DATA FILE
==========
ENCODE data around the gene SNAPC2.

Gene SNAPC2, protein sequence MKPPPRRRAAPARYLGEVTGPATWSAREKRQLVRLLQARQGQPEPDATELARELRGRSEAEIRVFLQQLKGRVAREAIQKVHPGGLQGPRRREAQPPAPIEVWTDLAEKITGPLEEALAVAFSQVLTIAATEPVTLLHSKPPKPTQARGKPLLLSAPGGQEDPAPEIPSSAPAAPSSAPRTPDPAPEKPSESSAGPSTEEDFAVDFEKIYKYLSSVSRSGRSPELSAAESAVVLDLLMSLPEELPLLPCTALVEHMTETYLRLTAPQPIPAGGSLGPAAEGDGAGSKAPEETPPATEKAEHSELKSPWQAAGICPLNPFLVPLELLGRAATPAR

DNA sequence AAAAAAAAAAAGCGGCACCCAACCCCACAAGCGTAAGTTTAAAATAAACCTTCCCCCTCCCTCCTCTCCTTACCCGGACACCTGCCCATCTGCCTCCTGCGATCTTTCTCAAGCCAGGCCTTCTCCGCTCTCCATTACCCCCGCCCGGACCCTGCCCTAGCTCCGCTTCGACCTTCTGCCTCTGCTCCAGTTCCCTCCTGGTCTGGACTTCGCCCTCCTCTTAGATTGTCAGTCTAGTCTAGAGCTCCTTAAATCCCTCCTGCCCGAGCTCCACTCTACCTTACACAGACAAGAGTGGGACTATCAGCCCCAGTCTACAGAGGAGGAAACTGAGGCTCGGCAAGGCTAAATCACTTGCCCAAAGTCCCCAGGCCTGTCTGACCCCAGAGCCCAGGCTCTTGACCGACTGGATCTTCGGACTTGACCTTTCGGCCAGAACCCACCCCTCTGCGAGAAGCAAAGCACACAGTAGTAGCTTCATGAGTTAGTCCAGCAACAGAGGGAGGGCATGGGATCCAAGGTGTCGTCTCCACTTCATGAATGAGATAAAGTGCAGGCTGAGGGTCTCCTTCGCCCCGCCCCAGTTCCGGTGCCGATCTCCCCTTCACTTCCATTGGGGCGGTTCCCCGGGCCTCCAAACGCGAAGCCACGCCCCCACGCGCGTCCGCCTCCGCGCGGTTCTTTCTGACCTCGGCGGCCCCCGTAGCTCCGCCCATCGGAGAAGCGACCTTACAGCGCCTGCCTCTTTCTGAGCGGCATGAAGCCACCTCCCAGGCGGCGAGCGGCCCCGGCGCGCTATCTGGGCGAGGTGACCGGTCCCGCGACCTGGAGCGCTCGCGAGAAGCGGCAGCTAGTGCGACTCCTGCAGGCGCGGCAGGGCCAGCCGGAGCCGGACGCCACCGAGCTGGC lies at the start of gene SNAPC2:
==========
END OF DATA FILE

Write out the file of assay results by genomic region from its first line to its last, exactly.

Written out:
ENCODE data around the gene SNAPC2.

Gene SNAPC2, protein sequence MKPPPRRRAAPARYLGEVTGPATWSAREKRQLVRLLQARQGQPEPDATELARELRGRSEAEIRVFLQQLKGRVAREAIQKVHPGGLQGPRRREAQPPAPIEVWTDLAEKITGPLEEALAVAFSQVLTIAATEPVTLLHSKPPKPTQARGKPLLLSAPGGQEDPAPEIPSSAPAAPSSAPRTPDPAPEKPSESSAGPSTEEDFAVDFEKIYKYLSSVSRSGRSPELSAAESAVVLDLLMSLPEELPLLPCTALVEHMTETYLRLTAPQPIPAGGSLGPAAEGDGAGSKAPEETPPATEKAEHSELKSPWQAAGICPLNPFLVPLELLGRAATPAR

DNA sequence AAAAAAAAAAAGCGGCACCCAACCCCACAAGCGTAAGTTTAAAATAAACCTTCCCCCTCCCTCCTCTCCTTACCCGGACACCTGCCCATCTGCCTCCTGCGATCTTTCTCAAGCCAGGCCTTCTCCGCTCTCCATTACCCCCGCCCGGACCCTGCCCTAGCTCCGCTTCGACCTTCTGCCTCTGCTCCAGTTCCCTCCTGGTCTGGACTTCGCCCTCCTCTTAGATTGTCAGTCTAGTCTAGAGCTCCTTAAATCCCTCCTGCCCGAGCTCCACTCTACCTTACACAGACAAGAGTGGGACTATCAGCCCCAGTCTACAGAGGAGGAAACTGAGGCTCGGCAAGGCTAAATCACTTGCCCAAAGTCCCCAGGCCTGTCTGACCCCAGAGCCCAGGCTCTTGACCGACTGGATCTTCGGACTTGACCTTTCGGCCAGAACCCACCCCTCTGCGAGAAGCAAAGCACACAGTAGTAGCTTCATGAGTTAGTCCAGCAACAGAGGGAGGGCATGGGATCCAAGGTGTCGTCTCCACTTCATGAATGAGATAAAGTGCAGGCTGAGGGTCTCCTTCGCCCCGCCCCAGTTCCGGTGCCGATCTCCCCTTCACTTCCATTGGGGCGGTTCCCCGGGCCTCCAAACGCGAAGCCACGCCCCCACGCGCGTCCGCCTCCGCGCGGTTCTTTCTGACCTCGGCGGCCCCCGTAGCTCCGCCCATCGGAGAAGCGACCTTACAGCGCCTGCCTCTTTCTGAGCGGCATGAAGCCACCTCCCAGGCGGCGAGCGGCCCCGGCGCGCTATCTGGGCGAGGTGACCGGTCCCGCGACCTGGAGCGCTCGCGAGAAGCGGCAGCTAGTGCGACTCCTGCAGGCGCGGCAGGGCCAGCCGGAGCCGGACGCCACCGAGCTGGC lies at the start of gene SNAPC2: